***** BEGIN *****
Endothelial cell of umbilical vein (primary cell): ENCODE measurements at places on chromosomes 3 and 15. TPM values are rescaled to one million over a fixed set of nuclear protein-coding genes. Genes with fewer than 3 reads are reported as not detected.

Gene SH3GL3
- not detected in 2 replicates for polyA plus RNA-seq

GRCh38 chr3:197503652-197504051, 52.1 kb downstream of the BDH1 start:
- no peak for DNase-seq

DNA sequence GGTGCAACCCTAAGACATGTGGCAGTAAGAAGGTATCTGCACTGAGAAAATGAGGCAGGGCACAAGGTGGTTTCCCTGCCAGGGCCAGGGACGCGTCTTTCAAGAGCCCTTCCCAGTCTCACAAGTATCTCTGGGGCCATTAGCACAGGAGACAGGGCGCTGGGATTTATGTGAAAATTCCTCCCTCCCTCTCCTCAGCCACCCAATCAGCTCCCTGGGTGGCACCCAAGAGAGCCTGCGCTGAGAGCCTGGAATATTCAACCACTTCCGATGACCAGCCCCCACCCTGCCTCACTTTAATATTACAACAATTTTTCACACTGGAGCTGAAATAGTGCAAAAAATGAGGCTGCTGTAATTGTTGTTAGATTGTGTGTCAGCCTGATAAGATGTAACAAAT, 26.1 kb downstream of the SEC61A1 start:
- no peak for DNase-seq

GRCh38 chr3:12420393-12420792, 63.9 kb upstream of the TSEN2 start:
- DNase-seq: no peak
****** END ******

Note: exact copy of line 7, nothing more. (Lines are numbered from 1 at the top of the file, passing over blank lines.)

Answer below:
- no peak for DNase-seq